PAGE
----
it's interesting. So I'd say we're in the infancy has been going on for a couple decades. You know, the immigrant very first got involved in discussions around at the time of their calling early event detection, which is a as stepped in to fill some of that space. And that was probably 20 to 25 years ago with companies like Exxon and shell and Chevron. So as an industry, we've been at least thinking about this for a long time, the problem has been having the computing horsepower, and the data to really make that, you know, a real time application around. So I would still say we're very much in infancy. But we're in infancy from an adoption standpoint. And in some of that is a reflection of the technology. Some of that is reflection activity horsepower. Some of that, frankly, is a reflection of the people. Because we're looking at industrial applications for AI. It's like thinking about a self driving car. Is that something that everybody thinks about and think of AI these days? Because it is it's present in the media, we see the reports of car crashes, you know, because of the AI. And quite frankly, to be the fair to that space. It's less the AI it's more about the variability from all the human drivers. But that ultimate gives us a view on really where people's minds are at against that trust associated with you know, do I really put a lot of stock in what a computer is telling me to do? And I want to take action based on that because is that viewable? I didn't think about my own computers telling me this can acuter actually be right? So you start thinking about that. The the adoption unfussy some others this this idea of the risk analysis we all we all go through and looking at what we adopt and what we don't quite make use of. So one of the big mistakes I see And quite frankly, I think I think is keeping industry very much in its infancy is, I think we're focusing on the wrong problems, we're focusing on very complex issues, and sometimes complex. From a technology side, I need lots and lots of data, it's the type of data I need, more often than not complex from a change management side. So as an example, a lot of people approach AI, applications and industrial space from a predictive maintenance standpoint, except it's a perfect application, if I can predict a piece of equipment failure, then I can start planning for the repair of that head of the curve, take it down, repair it, lots of small fix versus its fail catastrophically get it it makes perfect sense. The problem we start running into is when we go down the predictive maintenance side, if we think holistically is that's a significant change in how people work. And we're not talking about a small shift in how I think about my job, how I think about how I manage my plant, you're fundamentally shifting from a reaction based or even a time based approach to to maintenance to one where I'm trusting a computer to tell me when is the right time. And the back of my mind, I'm thinking, Well, what if it's wrong? What if it's wrong, and that piece of equipment fails catastrophically because I didn't take care of it appropriately. And as those are all the very real valid concerns people have, and those are the things some of the things that keep us in this infancy. Now, a few things have happened recently, one, the COVID, in the last couple years, has caused cause industries start thinking about technology a little bit differently, as we see the great, great resignation, and we see expertise leaving our country and our companies and and we are asking the question, okay, now, how do we augment, you know, the new employees are coming in? How do we lower operating costs, so they're more competitive or more sustainable, if something happens to the, you know, our demand for our products, all these things are shifting how companies think about technology and recognizing there's a real business need is pushing this. So now I have one hand, an industry that is risk averse for very good reasons. But now I have this external pressures, everything from cost to sustainability, to maintaining that experienced expertise in the company. And so it's getting people to really put, you know, energy and investment and time into the whole digital transformation. And this hardware Aon, and they'll come in. And it quite frankly, is one of the mistakes I still see people making, I think we're starting to move out of the Infancy because we're starting to walk a little bit. But we're still walking from a digital perspective, I think when the industry really start to start running, I think we're probably looking at that next, somewhere between two to five years, is when we start approaching it from an end user perspective. And always ask the question, how do I get value today? So not just how I get value some time in the next three to five years? Or sometimes when I get the data in place, or when I get this application place? But how do I get value for the users today, in a way that sets me up for the next step tomorrow, that's when we go from crawling to walking to this hit a dead sprint. And we really see the industry take off in terms of its adoption of technology.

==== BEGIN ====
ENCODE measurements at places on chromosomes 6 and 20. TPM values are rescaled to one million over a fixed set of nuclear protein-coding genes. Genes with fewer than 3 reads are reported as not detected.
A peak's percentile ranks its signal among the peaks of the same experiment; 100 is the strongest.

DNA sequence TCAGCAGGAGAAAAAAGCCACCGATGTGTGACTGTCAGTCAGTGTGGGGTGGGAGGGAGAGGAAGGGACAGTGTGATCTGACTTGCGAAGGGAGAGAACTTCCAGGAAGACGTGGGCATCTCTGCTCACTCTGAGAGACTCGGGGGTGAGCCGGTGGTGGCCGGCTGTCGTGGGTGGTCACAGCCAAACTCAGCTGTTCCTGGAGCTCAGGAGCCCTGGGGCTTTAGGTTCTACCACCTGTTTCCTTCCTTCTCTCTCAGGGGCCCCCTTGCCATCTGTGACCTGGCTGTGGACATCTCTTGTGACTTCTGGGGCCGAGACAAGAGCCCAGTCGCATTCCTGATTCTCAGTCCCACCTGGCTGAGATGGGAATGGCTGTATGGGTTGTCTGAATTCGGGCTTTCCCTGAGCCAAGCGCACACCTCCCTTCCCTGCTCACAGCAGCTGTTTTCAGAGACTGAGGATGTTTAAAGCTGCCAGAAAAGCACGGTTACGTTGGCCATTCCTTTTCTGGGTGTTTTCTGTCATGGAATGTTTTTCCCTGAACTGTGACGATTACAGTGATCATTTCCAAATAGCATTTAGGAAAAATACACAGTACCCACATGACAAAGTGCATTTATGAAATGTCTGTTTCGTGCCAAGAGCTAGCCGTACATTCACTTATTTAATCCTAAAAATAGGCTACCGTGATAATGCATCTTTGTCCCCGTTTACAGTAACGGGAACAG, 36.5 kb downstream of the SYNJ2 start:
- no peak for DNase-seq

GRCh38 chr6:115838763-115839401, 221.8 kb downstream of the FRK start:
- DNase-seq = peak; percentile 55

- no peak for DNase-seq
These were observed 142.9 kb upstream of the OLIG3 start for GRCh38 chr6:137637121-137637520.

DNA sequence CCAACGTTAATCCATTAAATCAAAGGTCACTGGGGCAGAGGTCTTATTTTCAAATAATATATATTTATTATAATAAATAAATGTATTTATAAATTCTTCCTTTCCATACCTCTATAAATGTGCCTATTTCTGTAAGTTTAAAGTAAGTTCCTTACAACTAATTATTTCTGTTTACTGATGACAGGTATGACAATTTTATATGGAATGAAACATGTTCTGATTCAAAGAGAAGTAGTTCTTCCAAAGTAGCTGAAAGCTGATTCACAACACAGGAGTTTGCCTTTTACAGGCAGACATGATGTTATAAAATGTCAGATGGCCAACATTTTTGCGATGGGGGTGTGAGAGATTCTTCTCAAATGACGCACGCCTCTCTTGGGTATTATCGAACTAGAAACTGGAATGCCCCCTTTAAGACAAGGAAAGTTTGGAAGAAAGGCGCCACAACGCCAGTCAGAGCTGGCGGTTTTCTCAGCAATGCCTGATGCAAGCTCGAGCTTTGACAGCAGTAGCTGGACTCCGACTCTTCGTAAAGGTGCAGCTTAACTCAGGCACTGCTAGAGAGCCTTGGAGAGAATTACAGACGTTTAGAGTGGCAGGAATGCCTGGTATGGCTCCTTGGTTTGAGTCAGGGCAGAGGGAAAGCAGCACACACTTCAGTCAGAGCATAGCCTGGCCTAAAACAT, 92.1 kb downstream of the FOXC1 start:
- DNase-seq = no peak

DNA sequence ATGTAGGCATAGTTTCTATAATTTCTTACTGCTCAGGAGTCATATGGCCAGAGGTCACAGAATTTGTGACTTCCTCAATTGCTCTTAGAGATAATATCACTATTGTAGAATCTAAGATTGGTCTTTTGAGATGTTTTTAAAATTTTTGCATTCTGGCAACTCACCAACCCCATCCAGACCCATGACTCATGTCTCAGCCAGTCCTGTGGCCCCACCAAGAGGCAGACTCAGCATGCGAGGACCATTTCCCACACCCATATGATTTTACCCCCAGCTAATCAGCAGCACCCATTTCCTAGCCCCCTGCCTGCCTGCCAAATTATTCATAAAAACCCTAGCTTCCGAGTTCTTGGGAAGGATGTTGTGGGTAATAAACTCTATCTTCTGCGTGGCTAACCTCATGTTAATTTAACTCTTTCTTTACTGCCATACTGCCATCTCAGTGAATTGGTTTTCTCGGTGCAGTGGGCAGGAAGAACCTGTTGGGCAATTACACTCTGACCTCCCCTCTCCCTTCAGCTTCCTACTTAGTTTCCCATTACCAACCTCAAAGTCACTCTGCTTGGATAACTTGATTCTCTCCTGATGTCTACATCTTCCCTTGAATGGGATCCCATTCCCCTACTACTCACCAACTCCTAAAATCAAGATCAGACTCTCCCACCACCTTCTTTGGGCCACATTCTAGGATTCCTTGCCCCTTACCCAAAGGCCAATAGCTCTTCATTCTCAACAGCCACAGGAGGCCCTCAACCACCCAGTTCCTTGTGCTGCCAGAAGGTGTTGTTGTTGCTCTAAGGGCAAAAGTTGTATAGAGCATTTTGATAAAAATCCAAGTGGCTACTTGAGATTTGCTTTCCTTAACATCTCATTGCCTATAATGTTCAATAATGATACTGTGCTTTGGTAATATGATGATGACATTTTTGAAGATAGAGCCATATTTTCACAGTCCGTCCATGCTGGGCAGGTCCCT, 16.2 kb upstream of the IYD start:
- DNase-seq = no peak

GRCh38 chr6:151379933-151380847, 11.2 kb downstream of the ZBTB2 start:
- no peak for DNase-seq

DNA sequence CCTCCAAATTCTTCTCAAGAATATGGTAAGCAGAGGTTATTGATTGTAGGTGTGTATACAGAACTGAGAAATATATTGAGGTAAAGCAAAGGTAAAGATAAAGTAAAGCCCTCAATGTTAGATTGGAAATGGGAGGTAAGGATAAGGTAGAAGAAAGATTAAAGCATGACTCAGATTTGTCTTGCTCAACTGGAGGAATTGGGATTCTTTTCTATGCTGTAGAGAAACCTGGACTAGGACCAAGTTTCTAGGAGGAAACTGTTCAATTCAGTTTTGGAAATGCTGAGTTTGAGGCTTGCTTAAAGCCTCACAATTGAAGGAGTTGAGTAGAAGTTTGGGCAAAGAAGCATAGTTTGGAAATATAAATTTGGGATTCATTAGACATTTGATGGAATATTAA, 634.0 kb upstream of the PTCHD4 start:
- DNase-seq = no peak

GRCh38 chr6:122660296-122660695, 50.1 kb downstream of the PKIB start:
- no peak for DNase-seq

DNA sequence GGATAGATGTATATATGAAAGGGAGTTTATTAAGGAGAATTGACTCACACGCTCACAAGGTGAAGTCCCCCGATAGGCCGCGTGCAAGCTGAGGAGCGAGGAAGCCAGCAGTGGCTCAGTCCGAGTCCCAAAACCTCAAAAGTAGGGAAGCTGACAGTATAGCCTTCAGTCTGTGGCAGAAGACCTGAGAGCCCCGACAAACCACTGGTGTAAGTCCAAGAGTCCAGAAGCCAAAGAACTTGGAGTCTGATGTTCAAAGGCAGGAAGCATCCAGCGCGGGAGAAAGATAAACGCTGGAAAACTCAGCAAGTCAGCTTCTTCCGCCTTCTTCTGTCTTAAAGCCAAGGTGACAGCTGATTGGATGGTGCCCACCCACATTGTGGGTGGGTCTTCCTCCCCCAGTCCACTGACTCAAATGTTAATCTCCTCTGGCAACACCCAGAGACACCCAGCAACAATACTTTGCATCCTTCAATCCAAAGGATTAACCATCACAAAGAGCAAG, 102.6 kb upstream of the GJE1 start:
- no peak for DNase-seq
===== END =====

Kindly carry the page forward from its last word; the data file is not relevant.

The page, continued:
Jim Frazer: